The mixt multitude fell to lusting. Numbers 11.
23. To pass or be transferred by chance, lot, distribution, inheritance or otherwise, as possession or property. The estate or the province fell to his brother. The kingdom fell into the hands of his rival. A large estate fell to his heirs.
24. To become the property of; to belong or appertain to.
If to her share some female errors fall.
Look in her face; and you'll forget them all.
25. To be dropped or uttered carelessly. Some expressions fell from him. An unguarded expression fell from his lips. Not a word fell from him on the subject.
26. To sink; to languish; to become feeble or faint. Our hopes and fears rise and fall with good or ill success.
27. To be brought forth. Take care of lambs when they first fall.
28. To issue; to terminate.
Sit still, my daughter, till thou knowest how the matter will fall. Ruth 3.
To fall aboard of, to strike against another ship.
To fall astern, to move or be driven backward; or to remain behind. A ship falls astern by the force of a current, or when outsailed by another.
1. To fall away, to lose flesh; to become lean or emaciated; to pine.
2. To renounce or desert allegiance; to revolt or rebel.
3. To renounce or desert the faith; to apostatize; to sink into wickedness.
These for awhile believe, and in time of temptation fall away. Luke 8.
4. To perish; to be ruined; to be lost.
How can the soul - fall away into nothing.
5. To decline gradually; to fade; to languish, or become faint.
One color falls away by just degrees, and another rises insensibly.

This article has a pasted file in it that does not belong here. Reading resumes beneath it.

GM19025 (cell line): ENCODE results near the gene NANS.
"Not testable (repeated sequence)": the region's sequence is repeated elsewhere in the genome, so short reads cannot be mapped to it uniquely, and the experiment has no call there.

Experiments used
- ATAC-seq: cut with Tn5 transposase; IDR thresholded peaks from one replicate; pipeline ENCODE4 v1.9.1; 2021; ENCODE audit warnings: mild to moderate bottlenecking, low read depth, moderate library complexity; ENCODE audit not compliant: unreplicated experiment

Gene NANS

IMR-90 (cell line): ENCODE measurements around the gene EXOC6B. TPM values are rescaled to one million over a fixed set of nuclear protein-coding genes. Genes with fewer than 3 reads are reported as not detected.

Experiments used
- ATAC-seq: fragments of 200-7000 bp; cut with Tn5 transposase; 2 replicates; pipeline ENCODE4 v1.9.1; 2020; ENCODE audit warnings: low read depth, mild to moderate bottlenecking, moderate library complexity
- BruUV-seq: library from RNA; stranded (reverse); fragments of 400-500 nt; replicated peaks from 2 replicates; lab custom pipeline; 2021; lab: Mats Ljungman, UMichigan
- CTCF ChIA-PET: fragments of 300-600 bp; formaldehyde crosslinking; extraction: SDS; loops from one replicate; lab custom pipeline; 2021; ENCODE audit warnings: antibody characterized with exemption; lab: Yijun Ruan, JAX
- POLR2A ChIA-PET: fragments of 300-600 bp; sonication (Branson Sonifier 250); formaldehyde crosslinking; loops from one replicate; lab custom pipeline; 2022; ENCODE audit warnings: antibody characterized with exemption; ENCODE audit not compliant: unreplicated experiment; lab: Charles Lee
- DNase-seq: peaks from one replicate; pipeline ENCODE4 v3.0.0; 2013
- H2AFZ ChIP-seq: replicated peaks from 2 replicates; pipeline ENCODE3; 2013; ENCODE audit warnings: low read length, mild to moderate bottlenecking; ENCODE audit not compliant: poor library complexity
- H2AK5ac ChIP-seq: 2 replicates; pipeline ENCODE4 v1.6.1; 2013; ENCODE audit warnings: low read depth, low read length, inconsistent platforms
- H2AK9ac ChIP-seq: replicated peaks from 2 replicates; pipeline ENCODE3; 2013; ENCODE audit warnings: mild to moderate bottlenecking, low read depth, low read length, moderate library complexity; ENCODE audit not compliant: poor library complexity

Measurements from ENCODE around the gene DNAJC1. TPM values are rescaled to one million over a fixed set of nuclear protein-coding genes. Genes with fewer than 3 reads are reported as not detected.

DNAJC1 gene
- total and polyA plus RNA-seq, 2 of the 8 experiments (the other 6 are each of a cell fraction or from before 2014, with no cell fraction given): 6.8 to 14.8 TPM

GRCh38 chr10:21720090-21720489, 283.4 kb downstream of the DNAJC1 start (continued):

1. To fall back, to recede; to give way.
2. To fail of performing a promise or purpose; not to fulfill.
To fall calm, to cease to blow; to become calm.
1. To fall down, to prostrate one's self in worship.
All nations shall fall down before him. Psalms 72.
2. To sink; to come to the ground.
Down fell the beauteous youth.
3. To bend or bow as a suppliant. Isaiah 14.
4. To sail or pass towards the mouth of a river, or other outlet.
To fall foul, to attack; to make an assault.
1. To fall from, to recede from; to depart; not to adhere; as, to fall from an agreement or engagement.
2. To depart from allegiance or duty; to revolt.
1. To fall in, to concur; to agree with. The measure falls in with popular opinion.
2. To comply; to yield to.
You will find it difficult to persuade learned men to fall in with your projects.
3. To come in; to join; to enter. Fall into the ranks; fall in on the right.
To fall in with, to meet, as a ship; also, to discover or come near, as land.
1. To fall off, to withdraw; to separate; to be broken or detached. friends fall off in adversity.
Love cools, friendship falls off, brothers divide.
2. To perish; to die away. Words fall off by disuse.
3. To apostatize; to forsake; to withdraw from the faith, or from allegiance or duty.
Those captive tribes fell off from God to worship calves.
4. To forsake; to abandon. His subscribers fell off.
5. To drop. Fruits fall off when ripe.
6. To depreciate; to depart from former excellence; to become less valuable or interesting. The magazine or the review falls off; it has fallen off.
7. To deviate or depart from the course directed, or to which the head of the ship was before directed; to fall to leeward.
1. To fall on, to begin suddenly and eagerly.
Fall on, and try thy appetite to eat.
2. To begin an attack; to assault; to assail.
Fall on, fall on and hear him not.
3. To drop on; to descend on.
1. To fall out, to quarrel; to begin to contend.
A soul exasperated in ills, falls out with every thing, its friend, itself -
2. To happen; to befall; to chance.